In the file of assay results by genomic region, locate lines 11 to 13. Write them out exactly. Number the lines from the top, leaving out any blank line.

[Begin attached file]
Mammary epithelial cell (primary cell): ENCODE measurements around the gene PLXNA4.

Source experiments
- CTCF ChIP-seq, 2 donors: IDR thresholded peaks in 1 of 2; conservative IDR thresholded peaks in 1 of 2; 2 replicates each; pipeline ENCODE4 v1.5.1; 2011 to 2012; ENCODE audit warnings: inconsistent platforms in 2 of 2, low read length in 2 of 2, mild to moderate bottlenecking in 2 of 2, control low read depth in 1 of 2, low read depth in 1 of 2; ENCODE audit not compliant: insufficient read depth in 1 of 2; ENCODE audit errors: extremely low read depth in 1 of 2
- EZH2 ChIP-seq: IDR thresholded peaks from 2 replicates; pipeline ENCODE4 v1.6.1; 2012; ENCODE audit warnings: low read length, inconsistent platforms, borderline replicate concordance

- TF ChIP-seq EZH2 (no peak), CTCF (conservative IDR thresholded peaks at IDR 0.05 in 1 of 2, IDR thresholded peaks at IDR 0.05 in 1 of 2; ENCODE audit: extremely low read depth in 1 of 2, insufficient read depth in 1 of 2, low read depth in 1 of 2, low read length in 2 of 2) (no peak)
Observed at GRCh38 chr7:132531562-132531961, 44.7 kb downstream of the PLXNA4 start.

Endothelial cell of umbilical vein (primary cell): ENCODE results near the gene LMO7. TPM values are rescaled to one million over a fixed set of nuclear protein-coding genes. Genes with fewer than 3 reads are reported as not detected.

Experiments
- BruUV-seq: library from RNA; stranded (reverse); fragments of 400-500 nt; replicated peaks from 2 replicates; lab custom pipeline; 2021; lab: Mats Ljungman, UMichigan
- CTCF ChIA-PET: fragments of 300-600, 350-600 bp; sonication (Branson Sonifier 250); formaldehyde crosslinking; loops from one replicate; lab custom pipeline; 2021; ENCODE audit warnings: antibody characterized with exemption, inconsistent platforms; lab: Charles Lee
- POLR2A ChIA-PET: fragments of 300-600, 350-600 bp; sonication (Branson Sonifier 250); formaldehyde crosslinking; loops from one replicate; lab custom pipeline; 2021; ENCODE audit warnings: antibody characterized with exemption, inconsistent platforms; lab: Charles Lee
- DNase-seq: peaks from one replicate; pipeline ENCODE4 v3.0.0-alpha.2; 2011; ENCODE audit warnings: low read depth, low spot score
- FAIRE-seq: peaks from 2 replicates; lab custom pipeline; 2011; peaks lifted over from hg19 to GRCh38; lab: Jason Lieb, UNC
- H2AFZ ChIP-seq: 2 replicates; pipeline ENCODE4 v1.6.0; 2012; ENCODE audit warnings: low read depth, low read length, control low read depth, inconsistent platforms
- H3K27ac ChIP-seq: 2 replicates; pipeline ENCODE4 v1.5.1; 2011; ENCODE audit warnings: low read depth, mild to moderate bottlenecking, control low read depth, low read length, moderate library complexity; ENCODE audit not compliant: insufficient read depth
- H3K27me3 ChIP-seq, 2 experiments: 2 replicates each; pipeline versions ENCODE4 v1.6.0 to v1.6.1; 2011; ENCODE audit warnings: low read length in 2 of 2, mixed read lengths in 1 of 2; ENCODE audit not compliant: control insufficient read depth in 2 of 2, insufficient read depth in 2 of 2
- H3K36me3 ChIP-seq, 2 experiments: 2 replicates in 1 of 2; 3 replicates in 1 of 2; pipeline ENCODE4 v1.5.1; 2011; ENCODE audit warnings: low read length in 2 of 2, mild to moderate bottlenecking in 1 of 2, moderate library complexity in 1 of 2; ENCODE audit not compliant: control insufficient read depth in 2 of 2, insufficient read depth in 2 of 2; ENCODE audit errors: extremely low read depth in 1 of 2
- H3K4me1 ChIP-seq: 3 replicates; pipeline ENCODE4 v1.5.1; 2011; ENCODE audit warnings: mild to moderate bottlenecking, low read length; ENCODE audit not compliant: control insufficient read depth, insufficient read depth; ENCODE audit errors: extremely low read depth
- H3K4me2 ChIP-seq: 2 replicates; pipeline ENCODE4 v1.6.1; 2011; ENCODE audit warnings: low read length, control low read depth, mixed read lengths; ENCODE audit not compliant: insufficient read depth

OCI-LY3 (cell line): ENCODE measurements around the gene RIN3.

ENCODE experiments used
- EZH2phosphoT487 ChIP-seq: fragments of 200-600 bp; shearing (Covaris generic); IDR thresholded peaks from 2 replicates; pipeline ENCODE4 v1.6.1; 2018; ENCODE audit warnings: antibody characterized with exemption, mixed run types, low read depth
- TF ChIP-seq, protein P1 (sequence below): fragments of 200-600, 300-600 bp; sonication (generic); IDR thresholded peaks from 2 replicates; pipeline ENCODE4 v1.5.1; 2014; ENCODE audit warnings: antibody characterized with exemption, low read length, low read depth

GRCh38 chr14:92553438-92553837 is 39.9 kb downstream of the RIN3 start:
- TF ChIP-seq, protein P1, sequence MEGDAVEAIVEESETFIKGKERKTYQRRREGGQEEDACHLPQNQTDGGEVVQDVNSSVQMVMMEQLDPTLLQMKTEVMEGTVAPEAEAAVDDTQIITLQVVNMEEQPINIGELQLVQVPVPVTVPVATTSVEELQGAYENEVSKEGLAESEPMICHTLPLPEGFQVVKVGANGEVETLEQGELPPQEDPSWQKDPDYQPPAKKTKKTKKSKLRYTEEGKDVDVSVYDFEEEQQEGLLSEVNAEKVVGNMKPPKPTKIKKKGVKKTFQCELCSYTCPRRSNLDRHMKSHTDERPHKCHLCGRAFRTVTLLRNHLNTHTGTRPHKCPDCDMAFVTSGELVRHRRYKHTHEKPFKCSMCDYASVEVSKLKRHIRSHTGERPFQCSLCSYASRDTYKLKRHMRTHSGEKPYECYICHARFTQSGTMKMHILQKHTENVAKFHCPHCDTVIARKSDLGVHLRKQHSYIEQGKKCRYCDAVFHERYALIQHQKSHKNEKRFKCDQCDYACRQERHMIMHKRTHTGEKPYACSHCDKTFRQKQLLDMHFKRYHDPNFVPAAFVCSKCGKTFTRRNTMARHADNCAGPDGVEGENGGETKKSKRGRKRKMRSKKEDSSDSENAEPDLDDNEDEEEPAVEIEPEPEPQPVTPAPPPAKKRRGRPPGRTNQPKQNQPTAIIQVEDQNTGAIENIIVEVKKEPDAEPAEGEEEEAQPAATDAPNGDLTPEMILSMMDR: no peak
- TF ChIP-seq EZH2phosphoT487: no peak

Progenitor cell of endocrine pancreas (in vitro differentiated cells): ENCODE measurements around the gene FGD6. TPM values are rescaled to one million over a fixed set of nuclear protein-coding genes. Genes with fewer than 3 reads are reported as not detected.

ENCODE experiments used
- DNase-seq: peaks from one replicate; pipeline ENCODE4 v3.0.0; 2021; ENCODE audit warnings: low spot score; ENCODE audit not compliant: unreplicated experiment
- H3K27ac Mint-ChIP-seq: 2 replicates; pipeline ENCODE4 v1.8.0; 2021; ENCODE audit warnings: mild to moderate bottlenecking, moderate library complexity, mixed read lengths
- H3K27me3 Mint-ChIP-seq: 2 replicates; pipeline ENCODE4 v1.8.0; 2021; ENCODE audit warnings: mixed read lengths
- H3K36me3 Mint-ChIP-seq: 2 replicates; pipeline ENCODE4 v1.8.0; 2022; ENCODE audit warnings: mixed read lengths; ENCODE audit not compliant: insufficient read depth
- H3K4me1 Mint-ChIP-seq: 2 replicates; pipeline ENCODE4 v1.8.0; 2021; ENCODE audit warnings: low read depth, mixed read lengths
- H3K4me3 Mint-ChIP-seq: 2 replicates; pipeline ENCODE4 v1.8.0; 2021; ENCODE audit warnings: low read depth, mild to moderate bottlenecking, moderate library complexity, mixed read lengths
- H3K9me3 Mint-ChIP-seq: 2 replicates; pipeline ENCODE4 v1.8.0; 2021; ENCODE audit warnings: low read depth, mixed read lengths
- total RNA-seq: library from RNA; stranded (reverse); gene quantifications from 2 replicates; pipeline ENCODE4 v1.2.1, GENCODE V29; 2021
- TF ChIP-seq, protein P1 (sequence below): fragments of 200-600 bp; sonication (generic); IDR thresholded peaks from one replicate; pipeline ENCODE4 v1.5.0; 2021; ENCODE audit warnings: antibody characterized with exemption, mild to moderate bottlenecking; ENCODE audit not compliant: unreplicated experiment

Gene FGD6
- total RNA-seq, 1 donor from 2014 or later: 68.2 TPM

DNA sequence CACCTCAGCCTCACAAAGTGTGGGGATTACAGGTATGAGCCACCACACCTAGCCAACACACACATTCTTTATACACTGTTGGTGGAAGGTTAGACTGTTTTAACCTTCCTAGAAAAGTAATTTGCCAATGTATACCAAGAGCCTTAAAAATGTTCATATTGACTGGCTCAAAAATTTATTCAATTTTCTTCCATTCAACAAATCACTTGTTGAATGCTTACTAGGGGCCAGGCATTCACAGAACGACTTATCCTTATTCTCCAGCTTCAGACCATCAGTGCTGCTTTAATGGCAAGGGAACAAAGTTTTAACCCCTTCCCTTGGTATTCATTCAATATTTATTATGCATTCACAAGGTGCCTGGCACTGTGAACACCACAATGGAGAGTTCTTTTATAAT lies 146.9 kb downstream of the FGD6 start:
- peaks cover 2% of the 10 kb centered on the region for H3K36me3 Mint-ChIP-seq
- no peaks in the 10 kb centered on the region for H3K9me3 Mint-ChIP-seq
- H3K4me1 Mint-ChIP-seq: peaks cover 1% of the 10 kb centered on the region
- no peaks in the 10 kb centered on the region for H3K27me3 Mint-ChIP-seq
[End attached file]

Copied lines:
- POLR2A ChIA-PET: fragments of 300-600, 350-600 bp; sonication (Branson Sonifier 250); formaldehyde crosslinking; loops from one replicate; lab custom pipeline; 2021; ENCODE audit warnings: antibody characterized with exemption, inconsistent platforms; lab: Charles Lee
- DNase-seq: peaks from one replicate; pipeline ENCODE4 v3.0.0-alpha.2; 2011; ENCODE audit warnings: low read depth, low spot score
- FAIRE-seq: peaks from 2 replicates; lab custom pipeline; 2011; peaks lifted over from hg19 to GRCh38; lab: Jason Lieb, UNC